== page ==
This was when I really discovered the difference between a culture of wealth and a culture of poverty. The poor want money to buy things, while the wealthy just want the money.
Now don’t misunderstand me! Rich people clearly buy nice things. However if they want to stay rich, they will never put themselves in a position where the things they buy effects their bottom line. The Rich people I know don’t empty the bank account for a blowout Christmas or birthday party. They don’t buy expensive gifts frivolously.
Where the Money Went
In my mother’s house however, the bank account was empty a week after payday. This was odd because she made really good money. Between Thanksgiving and New Year’s Day we lived like kings! As soon as January 1st was over, we tightened our belts and lived hand-to-mouth.
It was very common for my mother to borrow money from friends to pay the light bill, or make rent. In Southern California we had the St. Vincent DePaul Charity, which gave out free bags of groceries to the poor. Well, we got St. Vincent DePaul at least twice a year, when she couldn’t buy groceries.
I bet you’re wondering where the money went?
My mother had an intense belief in what being middle class was supposed to look like. To her, being middle class meant driving a nice car, living in a neighborhood without violence. It meant her kids wore name brand shoes and clothes. It meant going out to dinner frequently.
Mom used to joke she was going to get me braces. My teeth have always been straight, I’ve never needed braces. Whether I needed them or not wasn’t important – the white kids had braces, so her son was going to have braces, too.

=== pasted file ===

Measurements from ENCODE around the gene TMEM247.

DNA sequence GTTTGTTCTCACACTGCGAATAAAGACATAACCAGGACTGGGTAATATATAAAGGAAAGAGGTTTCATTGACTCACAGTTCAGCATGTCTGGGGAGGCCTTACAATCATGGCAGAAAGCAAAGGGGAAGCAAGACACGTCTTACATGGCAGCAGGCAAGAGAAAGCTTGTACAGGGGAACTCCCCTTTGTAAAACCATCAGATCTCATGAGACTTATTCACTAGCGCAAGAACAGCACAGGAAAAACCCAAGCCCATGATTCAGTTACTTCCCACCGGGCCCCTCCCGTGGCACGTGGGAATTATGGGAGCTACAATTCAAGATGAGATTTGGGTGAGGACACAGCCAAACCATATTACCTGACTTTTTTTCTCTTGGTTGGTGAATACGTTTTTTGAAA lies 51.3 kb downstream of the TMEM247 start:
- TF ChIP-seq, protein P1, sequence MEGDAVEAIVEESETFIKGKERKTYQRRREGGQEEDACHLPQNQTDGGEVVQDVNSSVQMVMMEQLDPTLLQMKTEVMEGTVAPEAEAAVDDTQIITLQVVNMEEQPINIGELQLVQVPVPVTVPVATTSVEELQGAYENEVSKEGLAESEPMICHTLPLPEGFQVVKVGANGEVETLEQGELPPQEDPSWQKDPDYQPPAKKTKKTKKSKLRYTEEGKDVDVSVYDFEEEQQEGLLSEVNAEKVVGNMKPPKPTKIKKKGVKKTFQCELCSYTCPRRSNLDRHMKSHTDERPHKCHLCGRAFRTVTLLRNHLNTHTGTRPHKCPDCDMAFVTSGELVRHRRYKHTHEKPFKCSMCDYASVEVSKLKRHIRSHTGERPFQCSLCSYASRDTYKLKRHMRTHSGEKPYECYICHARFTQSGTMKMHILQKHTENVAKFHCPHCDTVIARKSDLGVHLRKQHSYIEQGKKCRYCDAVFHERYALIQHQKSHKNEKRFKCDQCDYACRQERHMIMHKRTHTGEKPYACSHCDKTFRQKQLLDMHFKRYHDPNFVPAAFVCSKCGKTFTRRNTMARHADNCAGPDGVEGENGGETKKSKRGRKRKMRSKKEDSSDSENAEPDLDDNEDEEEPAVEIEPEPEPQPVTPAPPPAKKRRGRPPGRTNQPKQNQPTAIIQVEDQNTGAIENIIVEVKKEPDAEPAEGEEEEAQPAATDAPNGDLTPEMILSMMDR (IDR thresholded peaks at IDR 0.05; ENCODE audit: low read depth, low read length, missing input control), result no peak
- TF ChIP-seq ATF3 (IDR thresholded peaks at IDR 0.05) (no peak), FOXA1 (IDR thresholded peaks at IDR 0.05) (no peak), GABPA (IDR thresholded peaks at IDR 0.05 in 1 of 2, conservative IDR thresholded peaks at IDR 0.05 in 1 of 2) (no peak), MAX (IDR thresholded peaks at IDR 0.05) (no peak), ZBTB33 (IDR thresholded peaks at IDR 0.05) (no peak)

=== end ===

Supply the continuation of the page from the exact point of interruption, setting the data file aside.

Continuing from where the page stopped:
To my mother, being middle class meant have access to the possessions middle class people had. Even if it meant we did without in other areas. It was all about conspicuous consumption. She was trying to access and maintain a social status based on her spending. She was using her money to buy respectability.
Why did money run out?
- Because my mother bought a G20 Infinity in 1996. (Her car payment alone was other people’s rent.)
- Because she rented a house with four bedrooms and a swimming pool. (There were only three of us! Also, we would only go swimming in the summer – the water was too cold, otherwise.) A smaller home in a smaller neighborhood would have provided a cushion, financially. But she loved that house – we all did.
- My mother Never brown bagged lunch. When she worked, she ate lunch out. That meant a local sit down restaurant, not fast food.
A Story about School
I got accepted into UC Santa Barbara in 1994. My old Tandy computer from Radio Shak was on its last legs. I didn’t care though. I knew there were several computer labs on campus. I just figured I would write and print my papers in the labs.
I will always remember my mother coming home from work one day. She honked her horn for me to come outside. When I got there she was in tears. I asked her what was wrong. She said she had qualified for a loan to get me a computer to take to school. She thought this was a miracle.
I never asked for a computer. But that was never the issue. No son of hers was going to go to college without his own computer. Her son was going to be just as good as those white boys.